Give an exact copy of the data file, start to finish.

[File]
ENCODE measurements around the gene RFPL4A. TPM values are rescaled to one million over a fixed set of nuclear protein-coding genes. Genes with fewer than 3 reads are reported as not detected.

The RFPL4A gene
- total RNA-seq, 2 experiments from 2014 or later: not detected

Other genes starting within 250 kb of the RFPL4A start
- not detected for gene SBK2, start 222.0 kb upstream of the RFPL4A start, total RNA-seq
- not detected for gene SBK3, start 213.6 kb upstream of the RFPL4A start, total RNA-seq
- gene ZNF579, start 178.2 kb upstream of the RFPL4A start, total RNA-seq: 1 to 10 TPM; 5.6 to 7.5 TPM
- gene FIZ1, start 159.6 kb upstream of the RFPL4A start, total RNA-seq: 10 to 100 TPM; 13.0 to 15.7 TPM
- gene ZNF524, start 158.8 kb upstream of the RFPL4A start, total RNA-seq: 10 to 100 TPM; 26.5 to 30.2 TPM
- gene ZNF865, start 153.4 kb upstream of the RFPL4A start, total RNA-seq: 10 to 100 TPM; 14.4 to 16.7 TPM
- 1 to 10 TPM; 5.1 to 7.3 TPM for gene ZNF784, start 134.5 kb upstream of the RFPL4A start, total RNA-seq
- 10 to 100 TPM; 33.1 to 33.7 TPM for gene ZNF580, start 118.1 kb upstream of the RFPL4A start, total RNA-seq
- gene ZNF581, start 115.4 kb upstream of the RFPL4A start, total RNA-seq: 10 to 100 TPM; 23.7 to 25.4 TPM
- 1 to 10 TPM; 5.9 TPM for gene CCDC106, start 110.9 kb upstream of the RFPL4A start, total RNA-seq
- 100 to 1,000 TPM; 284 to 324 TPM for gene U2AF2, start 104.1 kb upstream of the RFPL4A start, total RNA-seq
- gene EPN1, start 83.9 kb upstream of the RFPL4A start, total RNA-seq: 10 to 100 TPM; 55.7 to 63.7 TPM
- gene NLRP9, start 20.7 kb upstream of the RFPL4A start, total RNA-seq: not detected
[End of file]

ENCODE measurements around the gene RFPL4A. TPM values are rescaled to one million over a fixed set of nuclear protein-coding genes. Genes with fewer than 3 reads are reported as not detected.

The RFPL4A gene
- total RNA-seq, 2 experiments from 2014 or later: not detected

Other genes starting within 250 kb of the RFPL4A start
- not detected for gene SBK2, start 222.0 kb upstream of the RFPL4A start, total RNA-seq
- not detected for gene SBK3, start 213.6 kb upstream of the RFPL4A start, total RNA-seq
- gene ZNF579, start 178.2 kb upstream of the RFPL4A start, total RNA-seq: 1 to 10 TPM; 5.6 to 7.5 TPM
- gene FIZ1, start 159.6 kb upstream of the RFPL4A start, total RNA-seq: 10 to 100 TPM; 13.0 to 15.7 TPM
- gene ZNF524, start 158.8 kb upstream of the RFPL4A start, total RNA-seq: 10 to 100 TPM; 26.5 to 30.2 TPM
- gene ZNF865, start 153.4 kb upstream of the RFPL4A start, total RNA-seq: 10 to 100 TPM; 14.4 to 16.7 TPM
- 1 to 10 TPM; 5.1 to 7.3 TPM for gene ZNF784, start 134.5 kb upstream of the RFPL4A start, total RNA-seq
- 10 to 100 TPM; 33.1 to 33.7 TPM for gene ZNF580, start 118.1 kb upstream of the RFPL4A start, total RNA-seq
- gene ZNF581, start 115.4 kb upstream of the RFPL4A start, total RNA-seq: 10 to 100 TPM; 23.7 to 25.4 TPM
- 1 to 10 TPM; 5.9 TPM for gene CCDC106, start 110.9 kb upstream of the RFPL4A start, total RNA-seq
- 100 to 1,000 TPM; 284 to 324 TPM for gene U2AF2, start 104.1 kb upstream of the RFPL4A start, total RNA-seq
- gene EPN1, start 83.9 kb upstream of the RFPL4A start, total RNA-seq: 10 to 100 TPM; 55.7 to 63.7 TPM
- gene NLRP9, start 20.7 kb upstream of the RFPL4A start, total RNA-seq: not detected